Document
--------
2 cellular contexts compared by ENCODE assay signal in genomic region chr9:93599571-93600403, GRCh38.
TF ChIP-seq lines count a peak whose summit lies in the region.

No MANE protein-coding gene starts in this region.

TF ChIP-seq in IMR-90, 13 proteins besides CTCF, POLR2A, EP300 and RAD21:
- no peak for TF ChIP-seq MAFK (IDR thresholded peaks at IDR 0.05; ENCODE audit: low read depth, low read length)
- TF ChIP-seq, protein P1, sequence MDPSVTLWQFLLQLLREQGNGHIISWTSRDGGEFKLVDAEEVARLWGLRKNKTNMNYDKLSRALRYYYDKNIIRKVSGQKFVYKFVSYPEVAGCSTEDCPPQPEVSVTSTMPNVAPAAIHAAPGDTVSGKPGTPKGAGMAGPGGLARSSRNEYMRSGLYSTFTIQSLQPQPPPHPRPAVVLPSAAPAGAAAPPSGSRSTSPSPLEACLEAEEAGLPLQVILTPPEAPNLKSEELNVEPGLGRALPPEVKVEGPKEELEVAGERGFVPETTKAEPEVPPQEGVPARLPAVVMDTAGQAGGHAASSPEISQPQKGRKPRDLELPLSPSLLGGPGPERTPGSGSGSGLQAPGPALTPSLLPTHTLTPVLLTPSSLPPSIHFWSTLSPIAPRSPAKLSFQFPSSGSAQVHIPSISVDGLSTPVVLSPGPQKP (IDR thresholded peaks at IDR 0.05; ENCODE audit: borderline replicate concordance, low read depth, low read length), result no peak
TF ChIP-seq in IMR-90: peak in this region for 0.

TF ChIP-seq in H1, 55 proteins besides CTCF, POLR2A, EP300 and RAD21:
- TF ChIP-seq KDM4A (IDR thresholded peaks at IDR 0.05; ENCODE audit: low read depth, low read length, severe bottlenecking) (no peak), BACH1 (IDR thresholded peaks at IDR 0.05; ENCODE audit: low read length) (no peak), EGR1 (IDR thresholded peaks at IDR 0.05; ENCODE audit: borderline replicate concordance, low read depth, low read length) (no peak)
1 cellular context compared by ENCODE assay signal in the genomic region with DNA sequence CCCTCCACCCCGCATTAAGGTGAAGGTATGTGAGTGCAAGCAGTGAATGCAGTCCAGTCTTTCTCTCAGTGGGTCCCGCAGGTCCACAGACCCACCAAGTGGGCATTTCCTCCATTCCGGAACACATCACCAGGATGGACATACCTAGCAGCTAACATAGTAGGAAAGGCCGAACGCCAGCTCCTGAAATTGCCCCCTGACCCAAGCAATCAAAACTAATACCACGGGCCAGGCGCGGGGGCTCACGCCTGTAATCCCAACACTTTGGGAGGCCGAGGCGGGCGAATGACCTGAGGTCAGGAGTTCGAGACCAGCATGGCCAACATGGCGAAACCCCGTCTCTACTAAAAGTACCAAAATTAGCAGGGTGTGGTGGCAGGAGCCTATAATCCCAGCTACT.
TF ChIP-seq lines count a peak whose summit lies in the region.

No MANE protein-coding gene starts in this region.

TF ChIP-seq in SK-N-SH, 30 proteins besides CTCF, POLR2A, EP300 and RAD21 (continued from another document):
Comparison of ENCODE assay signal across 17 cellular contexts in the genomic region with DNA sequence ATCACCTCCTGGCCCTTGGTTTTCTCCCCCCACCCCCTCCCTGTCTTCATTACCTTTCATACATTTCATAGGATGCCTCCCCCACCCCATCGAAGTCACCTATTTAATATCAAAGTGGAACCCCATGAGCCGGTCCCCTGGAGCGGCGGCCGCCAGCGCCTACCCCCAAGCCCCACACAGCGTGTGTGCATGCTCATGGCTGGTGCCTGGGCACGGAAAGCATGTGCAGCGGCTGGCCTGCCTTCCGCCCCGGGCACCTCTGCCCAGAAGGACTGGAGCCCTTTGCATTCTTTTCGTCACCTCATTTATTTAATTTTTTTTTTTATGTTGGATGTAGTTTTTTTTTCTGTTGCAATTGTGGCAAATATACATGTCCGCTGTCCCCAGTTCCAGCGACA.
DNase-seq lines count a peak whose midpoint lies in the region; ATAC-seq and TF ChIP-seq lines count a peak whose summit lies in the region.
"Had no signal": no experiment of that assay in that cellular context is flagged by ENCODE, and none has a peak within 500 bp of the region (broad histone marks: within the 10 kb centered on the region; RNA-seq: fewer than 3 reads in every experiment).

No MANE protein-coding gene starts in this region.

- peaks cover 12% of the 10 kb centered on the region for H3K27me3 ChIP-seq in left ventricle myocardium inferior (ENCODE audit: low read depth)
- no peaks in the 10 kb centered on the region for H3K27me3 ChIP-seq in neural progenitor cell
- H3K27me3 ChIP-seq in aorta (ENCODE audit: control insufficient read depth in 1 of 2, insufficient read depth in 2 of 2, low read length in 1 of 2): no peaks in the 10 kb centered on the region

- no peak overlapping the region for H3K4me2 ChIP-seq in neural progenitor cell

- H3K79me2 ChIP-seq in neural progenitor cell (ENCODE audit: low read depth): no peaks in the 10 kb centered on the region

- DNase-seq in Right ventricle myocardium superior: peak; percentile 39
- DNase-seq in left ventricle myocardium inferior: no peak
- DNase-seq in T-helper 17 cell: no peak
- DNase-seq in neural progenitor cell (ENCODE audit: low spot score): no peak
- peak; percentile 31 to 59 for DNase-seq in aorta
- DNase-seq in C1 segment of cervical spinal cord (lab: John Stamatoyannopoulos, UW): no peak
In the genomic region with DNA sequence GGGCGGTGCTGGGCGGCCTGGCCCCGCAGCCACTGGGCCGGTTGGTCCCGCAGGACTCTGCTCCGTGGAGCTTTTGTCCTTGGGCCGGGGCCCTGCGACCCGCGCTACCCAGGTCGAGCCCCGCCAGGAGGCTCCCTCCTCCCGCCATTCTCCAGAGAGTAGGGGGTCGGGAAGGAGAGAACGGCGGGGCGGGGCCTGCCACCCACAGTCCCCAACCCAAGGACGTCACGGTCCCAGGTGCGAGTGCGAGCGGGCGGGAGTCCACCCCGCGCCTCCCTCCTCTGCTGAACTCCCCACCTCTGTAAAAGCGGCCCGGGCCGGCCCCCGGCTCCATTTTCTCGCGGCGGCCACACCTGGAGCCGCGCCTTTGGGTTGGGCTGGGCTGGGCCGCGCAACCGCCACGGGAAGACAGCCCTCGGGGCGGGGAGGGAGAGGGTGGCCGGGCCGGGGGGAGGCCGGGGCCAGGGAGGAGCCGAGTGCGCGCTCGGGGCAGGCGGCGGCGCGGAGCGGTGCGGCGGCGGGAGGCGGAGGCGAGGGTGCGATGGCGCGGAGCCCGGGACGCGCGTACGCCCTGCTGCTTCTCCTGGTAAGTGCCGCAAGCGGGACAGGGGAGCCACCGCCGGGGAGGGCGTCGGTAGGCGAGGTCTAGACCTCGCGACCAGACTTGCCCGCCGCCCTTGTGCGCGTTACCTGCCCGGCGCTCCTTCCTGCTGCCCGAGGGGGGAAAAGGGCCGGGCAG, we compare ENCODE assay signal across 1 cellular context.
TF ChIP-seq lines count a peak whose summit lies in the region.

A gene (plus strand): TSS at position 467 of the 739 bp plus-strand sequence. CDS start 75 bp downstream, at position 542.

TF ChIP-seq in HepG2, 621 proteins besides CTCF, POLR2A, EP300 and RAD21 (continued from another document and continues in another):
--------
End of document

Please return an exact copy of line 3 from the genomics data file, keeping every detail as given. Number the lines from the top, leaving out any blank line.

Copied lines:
No MANE protein-coding gene starts in this region.